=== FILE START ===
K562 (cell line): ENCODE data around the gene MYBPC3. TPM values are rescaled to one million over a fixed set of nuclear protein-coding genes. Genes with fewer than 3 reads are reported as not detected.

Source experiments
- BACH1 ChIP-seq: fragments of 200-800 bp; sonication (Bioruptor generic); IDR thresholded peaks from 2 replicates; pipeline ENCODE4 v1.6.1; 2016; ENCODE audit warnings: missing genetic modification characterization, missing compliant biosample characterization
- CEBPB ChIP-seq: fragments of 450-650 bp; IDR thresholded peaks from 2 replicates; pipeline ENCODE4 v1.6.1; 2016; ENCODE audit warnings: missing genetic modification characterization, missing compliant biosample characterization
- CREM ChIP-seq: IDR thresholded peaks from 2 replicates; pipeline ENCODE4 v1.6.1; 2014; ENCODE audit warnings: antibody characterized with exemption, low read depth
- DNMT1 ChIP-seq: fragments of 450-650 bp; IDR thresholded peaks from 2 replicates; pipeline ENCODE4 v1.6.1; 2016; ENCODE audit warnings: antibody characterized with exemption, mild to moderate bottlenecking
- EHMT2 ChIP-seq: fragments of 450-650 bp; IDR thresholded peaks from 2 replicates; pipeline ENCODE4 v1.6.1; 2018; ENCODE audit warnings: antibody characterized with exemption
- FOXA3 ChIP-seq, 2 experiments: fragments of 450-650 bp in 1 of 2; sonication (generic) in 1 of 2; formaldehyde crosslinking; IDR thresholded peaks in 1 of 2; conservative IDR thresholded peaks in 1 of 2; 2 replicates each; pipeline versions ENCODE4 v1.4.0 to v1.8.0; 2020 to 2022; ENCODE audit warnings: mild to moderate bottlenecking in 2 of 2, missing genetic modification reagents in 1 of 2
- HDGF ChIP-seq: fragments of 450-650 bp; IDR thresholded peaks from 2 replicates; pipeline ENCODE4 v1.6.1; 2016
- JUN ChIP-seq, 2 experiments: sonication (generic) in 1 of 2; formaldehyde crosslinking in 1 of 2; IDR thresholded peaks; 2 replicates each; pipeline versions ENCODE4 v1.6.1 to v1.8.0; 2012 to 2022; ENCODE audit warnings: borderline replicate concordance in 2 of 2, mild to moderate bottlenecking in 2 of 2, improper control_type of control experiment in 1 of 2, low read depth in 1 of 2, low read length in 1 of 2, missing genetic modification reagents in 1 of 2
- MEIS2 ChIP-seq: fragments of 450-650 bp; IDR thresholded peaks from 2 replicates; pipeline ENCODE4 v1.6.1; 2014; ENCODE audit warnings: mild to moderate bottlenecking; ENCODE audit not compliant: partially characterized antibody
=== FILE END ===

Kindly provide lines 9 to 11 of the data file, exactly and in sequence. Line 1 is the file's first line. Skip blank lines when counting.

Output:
- HDGF ChIP-seq: fragments of 450-650 bp; IDR thresholded peaks from 2 replicates; pipeline ENCODE4 v1.6.1; 2016
- JUN ChIP-seq, 2 experiments: sonication (generic) in 1 of 2; formaldehyde crosslinking in 1 of 2; IDR thresholded peaks; 2 replicates each; pipeline versions ENCODE4 v1.6.1 to v1.8.0; 2012 to 2022; ENCODE audit warnings: borderline replicate concordance in 2 of 2, mild to moderate bottlenecking in 2 of 2, improper control_type of control experiment in 1 of 2, low read depth in 1 of 2, low read length in 1 of 2, missing genetic modification reagents in 1 of 2
- MEIS2 ChIP-seq: fragments of 450-650 bp; IDR thresholded peaks from 2 replicates; pipeline ENCODE4 v1.6.1; 2014; ENCODE audit warnings: mild to moderate bottlenecking; ENCODE audit not compliant: partially characterized antibody